He shifted impatiently, and then decided to sit down. “You did break into my office last night. I have an unlisted phone number which I gave the night watchman to use in case anything suspicious goes on at the office. Your activities were deemed suspicious. I got your name from the police. I must say, I’m fascinated by the lengths to which you go for an article. But we’ll drop that little fiction for the moment, shall we? You are a private detective, thirty-seven years old, originally of this city. You went away to college but dropped out when your father died. He was a guard at Marion County Jail. After some security work you went back to college, flunked out, wrote a book about your “experience” which was something of a cause célèbre. You married above you, had a daughter and dropped out of that because the pressure was more than you could take. Seven years ago you came back here, took out a detective license and have been living off that and other varied ventures. Your mother is alive and runs Bud’s Dugout. She owns it outright. I presume on money you had left from your better days. I came here today to find out what you were doing in my office last night.”

“Your secret office,” I said, and then felt petty.

“My secret office. But I think your note told me that. I also wanted to know who put you up to it, and Eloise told me that. Now I want to know what you know. You can tell me that.”

“Can I?” I was trying desperately to regroup.

“Don’t try to play with the privacy of your client. Eloise gives you her permission to speak. Quite apart from the fact that she is a minor and I am her father. What, I repeat, what is it that you presume to know?” He was losing patience. I decided to give him one of the versions which fit the things I knew.

“I know that you are not her real father. I know she was conceived in France, and I believe her father was a man called Jacques Chaulet to whom you payed twenty thousand dollars for the service.”

It stunned him slightly, but he was quick.

“Why would I do that?”

“In order that you and your wife inherit under the terms of Estes Graham’s will, which required you to have a healthy child in wedlock. I believe you found out that you were sterile.” It was worth a try, under the circumstances.

We paused together, studied each other intently. It was the kind of moment which someone interrupting us would have found comical. We did not find it comical.

I was waiting for him to speak. He, it turned out, for me. “Go on,” he said.

Go on? I wished I could. He was only telling me what I already knew—that there was more. But I figured what I had given him was enough to get some attention. It had to be. Didn’t it? I was almost glad he’d come.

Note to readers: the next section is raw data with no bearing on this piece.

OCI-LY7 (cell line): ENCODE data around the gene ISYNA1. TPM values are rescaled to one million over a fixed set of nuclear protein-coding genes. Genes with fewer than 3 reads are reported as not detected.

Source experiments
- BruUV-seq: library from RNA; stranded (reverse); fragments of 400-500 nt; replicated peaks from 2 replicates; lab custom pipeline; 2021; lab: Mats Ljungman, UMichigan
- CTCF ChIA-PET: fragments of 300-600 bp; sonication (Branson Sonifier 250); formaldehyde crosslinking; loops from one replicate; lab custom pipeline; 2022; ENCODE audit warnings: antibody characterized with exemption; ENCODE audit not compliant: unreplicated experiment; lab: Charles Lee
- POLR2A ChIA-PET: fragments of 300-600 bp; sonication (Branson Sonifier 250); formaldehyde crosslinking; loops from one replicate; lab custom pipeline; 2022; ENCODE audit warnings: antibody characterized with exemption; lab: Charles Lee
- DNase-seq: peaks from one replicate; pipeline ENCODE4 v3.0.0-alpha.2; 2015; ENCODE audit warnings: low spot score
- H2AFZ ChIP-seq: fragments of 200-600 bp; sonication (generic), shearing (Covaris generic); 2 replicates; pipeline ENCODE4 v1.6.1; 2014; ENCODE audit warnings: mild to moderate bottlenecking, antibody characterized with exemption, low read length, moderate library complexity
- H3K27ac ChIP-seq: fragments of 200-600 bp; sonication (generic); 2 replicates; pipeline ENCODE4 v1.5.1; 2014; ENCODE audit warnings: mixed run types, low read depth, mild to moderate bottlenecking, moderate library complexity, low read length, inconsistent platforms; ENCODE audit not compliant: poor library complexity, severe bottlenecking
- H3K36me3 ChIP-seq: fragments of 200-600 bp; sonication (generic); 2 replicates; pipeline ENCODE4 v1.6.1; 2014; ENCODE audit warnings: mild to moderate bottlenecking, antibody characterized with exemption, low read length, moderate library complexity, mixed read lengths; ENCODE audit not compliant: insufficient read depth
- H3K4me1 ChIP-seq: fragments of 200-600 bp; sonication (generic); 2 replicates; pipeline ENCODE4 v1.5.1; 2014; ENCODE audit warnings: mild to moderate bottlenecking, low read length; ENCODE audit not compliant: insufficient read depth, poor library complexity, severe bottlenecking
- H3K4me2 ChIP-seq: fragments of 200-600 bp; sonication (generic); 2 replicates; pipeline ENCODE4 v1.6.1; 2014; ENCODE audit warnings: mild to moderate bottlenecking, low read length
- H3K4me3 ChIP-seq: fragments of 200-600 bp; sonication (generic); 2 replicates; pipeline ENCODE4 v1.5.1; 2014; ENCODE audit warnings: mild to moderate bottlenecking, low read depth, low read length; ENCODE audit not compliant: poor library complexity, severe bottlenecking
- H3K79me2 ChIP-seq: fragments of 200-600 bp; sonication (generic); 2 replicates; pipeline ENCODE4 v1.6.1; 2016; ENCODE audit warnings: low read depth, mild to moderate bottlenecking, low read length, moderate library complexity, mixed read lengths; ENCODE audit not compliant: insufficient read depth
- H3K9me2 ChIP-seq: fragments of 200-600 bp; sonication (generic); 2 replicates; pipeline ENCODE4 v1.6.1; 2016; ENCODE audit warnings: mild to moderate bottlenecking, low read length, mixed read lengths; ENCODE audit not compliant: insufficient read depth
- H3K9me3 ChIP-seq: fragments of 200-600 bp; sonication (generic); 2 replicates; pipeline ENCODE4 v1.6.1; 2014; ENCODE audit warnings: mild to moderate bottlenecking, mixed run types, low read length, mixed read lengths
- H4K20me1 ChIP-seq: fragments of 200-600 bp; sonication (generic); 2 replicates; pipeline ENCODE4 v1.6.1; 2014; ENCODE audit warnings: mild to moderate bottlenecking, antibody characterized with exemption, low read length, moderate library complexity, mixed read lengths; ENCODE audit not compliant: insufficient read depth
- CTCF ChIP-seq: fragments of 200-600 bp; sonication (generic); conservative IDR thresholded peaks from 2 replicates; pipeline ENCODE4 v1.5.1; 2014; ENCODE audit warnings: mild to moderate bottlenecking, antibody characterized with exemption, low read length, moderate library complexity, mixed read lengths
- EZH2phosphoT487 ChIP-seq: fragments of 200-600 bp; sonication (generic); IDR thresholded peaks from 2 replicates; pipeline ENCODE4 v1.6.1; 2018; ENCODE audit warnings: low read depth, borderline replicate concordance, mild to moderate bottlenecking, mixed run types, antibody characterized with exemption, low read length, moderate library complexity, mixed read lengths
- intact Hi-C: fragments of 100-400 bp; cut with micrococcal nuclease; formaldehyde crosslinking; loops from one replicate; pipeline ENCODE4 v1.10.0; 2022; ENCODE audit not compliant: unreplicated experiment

I played it cool. “What else do I need? All I can add is that a copy of this information and instructions on how to use it are in a safe place, so don’t get any ideas.”

At this his eyebrows went up, creating seven wrinkles across his extensive forehead. He sighed the sigh of a rich man for dumb hired help. “If you think that I would harm you over a question of silence or a matter of money, you are the victim of delusions about your profession.”

A put-down, but it worked. He made me feel foolish for feeling danger. But what the hell, it was my office and my chair.

There was another, though shorter, pause, after which he got up. “OK,” he said, “please give this project a rest for the day. You will hear from me.” And he walked out. With the walk of an assured man who knew what he wanted, knew how to get it and knew how to hang onto it. Everything I lacked.

Two hours of sitting later, and no booze, I had some idea of what happened. Of why I felt near death.

I had been futzing around in my own delusionary little world. I had accidentally locked bumpers with the real world, and the kind gentleman had come around to help straighten me out.

I had thought I was pretty big stuff. I had thought I was on the verge of the big time. Now I didn’t feel I was anything.

I had met the enemy head on and I was his. I had accepted his terms. I had told him what I thought I knew; I had tacitly agreed to await his bidding.

He had said there was no danger for me. All he had done was say it, and I had accepted it.

I mean, what kind of turn of events was this for a self-respecting man?

Which brought up the larger question of whether I was, in fact, a self-respecting man.

The only thing that I wasn’t sure of was that just because he said so, I had Eloise’s permission to tell him the things I had already told him. That worried me too. That I had, with no hesitation, abandoned the discretion my client was entitled to. The discretion that I am legally obliged to give a client according to the Detective Laws of the State of Indiana which prohibit us from telling anything to anybody without authorization of client—except to police about crimes.

There was some excuse. It had been after the very first shock of his presence. But I didn’t feel right about it. Two hours later, I decided to take some wild action. Strike back.

I dialed the Crystals’ number. A man answered. I didn’t recognize the voice. I asked for Eloise. There was a pause, some muffled talk and I was speaking again to Leander Crystal. I was sorely tempted to hang up on him, but that seemed unduly childish, even to me.

“Is that you, Samson?”

“It is I,” said I.

“I’m sorry, but Eloise can’t come to the phone at the moment. I was going to call you. Can you come to the house tomorrow morning around eleven? I’d like to straighten this situation out.”

“I can be there. Will Eloise be there?”

“You will be able to talk to her then.” And then he asked a question. “Your relationship with my daughter, it isn’t anything that it, well shouldn’t be, is it?” Downright fatherly.

I drew myself up to my full telephone height. “Mr. Crystal. My relationship with Eloise is that of client and detective. I call her now because I am not convinced that I should have told you today what I did and I wanted to explain to her why I spoke to you. However if tomorrow we are to receive a full explication of this grimy situation then I believe her best interests will be served, and I will be satisfied. I shall be present tomorrow. Good-bye.”

The thud of my hanging up reverberated through the hallowed halls of my office.

I felt rotten.